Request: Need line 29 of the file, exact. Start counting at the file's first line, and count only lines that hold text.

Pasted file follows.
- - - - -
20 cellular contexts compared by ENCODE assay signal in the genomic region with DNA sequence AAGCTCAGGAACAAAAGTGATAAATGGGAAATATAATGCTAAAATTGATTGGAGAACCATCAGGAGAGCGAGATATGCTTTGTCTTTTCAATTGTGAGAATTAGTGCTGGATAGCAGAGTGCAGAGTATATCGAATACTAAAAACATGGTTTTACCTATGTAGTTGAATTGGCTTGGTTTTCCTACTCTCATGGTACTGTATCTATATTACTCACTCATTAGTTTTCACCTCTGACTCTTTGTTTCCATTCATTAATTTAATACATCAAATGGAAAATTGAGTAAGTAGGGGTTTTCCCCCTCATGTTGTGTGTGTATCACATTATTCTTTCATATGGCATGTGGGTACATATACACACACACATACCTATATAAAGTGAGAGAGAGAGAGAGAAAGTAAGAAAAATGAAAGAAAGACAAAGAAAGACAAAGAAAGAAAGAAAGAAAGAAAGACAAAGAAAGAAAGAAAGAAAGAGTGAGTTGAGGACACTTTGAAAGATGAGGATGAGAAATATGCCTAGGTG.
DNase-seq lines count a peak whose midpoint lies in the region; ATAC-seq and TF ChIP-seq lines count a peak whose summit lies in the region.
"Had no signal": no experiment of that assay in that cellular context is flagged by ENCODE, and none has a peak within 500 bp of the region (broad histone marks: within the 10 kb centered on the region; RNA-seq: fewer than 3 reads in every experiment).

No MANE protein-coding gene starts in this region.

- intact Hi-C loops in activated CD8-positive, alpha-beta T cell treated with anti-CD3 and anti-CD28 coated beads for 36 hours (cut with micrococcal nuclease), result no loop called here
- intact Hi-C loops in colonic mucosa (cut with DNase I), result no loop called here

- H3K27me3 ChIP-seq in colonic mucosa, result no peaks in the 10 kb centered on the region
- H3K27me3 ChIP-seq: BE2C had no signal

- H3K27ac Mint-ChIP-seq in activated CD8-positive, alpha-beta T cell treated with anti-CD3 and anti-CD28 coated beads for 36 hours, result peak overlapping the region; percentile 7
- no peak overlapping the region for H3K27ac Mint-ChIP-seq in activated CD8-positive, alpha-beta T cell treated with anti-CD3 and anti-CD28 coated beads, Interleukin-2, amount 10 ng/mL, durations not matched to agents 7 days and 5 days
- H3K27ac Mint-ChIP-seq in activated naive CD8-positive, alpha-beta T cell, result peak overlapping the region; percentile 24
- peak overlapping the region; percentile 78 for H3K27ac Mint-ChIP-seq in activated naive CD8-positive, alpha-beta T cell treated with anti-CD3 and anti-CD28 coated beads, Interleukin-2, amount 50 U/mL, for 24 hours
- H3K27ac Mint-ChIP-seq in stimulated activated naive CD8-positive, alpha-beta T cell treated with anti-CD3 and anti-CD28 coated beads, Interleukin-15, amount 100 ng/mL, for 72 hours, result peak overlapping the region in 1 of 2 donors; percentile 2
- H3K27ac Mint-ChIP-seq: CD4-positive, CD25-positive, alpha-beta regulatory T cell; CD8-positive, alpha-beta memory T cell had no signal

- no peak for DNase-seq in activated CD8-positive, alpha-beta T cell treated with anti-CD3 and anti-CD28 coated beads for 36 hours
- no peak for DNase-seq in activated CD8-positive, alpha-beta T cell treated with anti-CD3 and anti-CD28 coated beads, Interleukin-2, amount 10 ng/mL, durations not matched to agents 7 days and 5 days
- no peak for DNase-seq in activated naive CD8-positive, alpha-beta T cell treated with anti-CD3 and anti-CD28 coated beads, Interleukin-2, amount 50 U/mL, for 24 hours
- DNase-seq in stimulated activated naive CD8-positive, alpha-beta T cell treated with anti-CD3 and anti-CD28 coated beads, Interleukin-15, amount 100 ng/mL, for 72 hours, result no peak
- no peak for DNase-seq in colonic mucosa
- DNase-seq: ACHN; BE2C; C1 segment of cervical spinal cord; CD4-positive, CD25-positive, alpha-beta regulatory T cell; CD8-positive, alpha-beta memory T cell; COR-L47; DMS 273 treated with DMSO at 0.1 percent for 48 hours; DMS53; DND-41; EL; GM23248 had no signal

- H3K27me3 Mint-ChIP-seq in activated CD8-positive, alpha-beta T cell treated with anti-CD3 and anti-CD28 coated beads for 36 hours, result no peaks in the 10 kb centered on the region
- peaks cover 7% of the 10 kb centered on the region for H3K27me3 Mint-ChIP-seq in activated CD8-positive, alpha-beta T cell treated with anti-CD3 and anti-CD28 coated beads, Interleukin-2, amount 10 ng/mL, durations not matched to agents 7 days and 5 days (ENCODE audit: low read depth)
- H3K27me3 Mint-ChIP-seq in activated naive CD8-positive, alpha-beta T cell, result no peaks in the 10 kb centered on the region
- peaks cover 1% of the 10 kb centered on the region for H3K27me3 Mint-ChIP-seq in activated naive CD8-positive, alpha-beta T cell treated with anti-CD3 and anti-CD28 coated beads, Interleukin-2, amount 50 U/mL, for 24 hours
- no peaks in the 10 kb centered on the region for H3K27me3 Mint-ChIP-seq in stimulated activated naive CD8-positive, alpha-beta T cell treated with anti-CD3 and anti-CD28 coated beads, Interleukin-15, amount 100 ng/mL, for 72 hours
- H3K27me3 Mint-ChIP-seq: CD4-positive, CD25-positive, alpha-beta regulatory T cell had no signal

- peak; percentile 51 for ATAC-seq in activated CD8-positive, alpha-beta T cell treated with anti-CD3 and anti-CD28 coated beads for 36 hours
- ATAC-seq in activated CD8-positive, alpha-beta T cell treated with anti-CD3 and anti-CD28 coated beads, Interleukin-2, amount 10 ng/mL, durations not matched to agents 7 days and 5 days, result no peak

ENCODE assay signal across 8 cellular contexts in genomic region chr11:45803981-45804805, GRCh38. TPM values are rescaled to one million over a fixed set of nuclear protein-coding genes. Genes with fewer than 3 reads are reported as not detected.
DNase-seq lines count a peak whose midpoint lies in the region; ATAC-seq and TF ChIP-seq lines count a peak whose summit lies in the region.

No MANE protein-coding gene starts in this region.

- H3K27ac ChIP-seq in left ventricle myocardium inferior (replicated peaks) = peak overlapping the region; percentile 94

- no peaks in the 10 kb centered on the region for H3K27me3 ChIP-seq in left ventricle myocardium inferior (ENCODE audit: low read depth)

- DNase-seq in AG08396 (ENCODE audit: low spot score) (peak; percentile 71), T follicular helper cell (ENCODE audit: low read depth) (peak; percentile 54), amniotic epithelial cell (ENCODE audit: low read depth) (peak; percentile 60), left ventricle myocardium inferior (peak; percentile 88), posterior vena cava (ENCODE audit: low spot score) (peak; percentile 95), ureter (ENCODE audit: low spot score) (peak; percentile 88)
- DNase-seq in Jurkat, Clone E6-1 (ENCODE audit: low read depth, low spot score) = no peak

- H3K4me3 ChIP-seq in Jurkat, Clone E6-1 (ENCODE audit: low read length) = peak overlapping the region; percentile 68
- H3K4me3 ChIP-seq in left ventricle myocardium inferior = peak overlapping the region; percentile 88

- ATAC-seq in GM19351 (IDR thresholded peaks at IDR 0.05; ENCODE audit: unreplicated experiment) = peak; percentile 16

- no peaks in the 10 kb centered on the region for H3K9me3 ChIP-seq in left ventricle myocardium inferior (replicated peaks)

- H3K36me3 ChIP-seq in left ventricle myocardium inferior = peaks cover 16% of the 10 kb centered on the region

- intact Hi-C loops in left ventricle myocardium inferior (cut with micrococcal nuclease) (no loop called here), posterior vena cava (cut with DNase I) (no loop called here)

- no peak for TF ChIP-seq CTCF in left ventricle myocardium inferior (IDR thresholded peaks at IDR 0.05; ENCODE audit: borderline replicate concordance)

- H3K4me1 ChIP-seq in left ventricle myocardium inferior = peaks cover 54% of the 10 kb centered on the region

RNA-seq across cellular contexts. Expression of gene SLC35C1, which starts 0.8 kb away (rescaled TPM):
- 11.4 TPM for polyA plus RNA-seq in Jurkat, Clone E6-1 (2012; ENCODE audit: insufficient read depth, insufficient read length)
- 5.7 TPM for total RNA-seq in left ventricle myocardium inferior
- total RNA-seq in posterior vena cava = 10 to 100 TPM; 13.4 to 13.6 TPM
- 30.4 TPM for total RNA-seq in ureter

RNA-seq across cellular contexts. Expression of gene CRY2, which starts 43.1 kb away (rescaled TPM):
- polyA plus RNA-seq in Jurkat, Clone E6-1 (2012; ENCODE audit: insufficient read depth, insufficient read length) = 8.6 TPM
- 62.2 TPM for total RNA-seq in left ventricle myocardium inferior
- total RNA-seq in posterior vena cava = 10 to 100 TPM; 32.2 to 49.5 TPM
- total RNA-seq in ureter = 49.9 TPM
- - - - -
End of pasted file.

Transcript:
ENCODE assay signal across 8 cellular contexts in genomic region chr11:45803981-45804805, GRCh38. TPM values are rescaled to one million over a fixed set of nuclear protein-coding genes. Genes with fewer than 3 reads are reported as not detected.